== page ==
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13 October 2017

Copyrights - Sound recording rights different from literary or musical rights

A Division Bench of the Bombay High Court has dismissed the appeal filed against the Single Judge Order granting an interim injunction, restraining the defendants (Trimurti Films Pvt. Ltd)  from releasing the film “Baadshaho” with the song “Keh Doon Tumhe”. Plaintiff(Cassettes Industries Pvt. Ltd) had filed a suit for copyright infringement against producers of the said movie for infringing their copyright in the mentioned song which was originally part of the hit Hindi film produced by Plaintiff in 1975.

In response to the allegation of copying of the song, the defendants stated that the song in their film “Baadshaho” is slightly modified and hence there is no infringement. It was also asserted that by virtue of the plaintiff’s agreement with another company, the copyright in the same was now vested with that company and since the defendants(Trimurti Films Pvt. Ltd) had obtained it from them, the defendants were not infringing the plaintiff’s copyright.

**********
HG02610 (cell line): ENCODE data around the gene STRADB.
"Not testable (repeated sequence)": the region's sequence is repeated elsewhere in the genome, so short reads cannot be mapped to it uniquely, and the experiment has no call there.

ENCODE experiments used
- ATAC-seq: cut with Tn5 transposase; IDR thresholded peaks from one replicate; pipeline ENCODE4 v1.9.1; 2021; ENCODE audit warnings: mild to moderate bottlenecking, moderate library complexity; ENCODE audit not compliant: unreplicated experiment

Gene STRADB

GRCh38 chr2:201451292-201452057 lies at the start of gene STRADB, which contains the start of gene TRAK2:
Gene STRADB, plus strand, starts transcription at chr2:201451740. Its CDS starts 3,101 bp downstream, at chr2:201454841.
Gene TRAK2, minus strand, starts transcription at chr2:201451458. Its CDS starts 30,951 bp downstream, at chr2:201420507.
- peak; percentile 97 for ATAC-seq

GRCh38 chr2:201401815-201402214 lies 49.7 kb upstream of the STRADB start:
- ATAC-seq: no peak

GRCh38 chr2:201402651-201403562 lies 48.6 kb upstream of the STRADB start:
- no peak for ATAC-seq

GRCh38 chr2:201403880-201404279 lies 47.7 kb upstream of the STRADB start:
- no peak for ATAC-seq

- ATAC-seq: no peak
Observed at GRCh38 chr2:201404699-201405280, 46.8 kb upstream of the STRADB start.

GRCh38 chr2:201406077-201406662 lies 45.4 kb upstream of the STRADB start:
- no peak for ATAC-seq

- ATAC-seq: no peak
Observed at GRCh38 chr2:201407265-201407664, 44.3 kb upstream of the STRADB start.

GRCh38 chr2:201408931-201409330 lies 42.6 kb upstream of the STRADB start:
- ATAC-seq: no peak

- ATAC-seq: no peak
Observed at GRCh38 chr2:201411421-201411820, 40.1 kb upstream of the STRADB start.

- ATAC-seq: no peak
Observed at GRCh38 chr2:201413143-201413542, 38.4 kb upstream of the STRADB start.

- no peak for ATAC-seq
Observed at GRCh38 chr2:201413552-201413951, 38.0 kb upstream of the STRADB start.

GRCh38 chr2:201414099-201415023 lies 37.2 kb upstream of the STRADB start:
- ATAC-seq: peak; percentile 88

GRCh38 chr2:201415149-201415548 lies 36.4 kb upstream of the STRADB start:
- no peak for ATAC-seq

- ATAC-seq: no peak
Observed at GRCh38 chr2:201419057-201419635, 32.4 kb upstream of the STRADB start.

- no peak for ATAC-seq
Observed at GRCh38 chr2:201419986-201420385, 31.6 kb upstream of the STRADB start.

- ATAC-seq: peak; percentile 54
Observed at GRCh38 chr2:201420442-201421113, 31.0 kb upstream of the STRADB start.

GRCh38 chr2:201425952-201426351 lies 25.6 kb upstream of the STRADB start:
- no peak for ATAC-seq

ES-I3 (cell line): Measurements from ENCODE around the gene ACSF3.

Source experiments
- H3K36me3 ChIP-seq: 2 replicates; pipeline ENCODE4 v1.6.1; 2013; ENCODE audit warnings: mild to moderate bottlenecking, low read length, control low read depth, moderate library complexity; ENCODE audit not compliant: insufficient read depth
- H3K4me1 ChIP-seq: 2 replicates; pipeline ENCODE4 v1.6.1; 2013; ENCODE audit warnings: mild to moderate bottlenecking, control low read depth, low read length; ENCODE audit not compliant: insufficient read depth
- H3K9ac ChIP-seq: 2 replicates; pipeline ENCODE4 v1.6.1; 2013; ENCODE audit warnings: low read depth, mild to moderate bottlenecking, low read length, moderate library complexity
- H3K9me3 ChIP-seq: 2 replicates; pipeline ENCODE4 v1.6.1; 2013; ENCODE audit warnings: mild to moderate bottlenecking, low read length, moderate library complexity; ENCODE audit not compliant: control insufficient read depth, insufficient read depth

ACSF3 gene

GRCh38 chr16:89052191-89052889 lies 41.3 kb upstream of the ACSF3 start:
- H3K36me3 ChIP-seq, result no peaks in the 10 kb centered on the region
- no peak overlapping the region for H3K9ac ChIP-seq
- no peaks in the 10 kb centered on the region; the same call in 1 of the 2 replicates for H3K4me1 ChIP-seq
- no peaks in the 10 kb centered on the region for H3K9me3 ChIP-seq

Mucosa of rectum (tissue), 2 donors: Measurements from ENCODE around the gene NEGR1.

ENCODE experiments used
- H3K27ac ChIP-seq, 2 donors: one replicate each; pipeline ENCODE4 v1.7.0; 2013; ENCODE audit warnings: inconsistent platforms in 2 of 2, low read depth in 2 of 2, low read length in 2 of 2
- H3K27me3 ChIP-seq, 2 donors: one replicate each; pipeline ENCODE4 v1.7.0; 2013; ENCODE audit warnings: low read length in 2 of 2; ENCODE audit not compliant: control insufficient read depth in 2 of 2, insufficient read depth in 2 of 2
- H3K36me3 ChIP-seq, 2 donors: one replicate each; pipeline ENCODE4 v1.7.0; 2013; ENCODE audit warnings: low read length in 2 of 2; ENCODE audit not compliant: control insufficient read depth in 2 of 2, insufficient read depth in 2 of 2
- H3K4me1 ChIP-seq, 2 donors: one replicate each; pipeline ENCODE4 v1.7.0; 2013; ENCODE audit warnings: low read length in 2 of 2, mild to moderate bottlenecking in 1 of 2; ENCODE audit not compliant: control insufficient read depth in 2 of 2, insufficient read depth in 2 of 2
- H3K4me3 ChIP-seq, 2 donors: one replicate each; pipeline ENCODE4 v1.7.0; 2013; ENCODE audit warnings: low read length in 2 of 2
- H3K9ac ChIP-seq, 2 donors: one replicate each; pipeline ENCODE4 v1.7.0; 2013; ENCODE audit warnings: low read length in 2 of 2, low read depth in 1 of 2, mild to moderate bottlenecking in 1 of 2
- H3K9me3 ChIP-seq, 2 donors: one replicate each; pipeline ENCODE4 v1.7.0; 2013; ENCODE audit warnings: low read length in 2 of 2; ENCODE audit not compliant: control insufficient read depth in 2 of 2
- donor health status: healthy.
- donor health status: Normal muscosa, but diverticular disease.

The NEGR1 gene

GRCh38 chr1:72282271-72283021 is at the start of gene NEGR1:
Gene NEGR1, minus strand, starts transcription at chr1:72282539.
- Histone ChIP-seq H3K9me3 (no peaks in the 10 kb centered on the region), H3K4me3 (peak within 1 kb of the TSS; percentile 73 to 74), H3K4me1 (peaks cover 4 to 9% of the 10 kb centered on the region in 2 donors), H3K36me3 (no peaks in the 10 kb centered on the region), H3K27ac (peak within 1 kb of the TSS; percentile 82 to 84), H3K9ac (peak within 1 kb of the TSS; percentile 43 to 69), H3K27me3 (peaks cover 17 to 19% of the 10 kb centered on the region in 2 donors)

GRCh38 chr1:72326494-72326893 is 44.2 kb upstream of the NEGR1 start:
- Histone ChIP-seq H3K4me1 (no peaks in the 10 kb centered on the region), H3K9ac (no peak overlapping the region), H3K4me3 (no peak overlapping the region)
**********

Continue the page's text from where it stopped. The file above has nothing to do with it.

The Single Judge Bench however, after hearing the two songs in court, noted that the lyrics were the same and that the music was similar. After perusing the agreement between the Plaintiffs and the other company, it was observed that the agreement only sold the rights in the song for the purpose of making and selling gramophone records with plaintiff's artistic work in the plaintiff’s earlier motion picture and to exploit sound track of said movie.

It was held that the agreement could at the most be termed as sound recording rights which were distinct from literary or musical rights. This would not permit the other company to allow defendants to use the lyrics and musical or score or song in the film ‘Baadshaho’.

The Division Bench also agreed with the reasoning and opined that when the sound recording rights are obtained, the arrangement in that regard would not take into its fold or subsume the original literary, dramatic, musical and artistic work.

It was held that if these works are distinctly defined and understood by law (Copyright Act), then the copyright must subsist distinctly in them, as it cannot be that they are defined and recognized as different categories or classes of works, but the copyright therein is one and the same.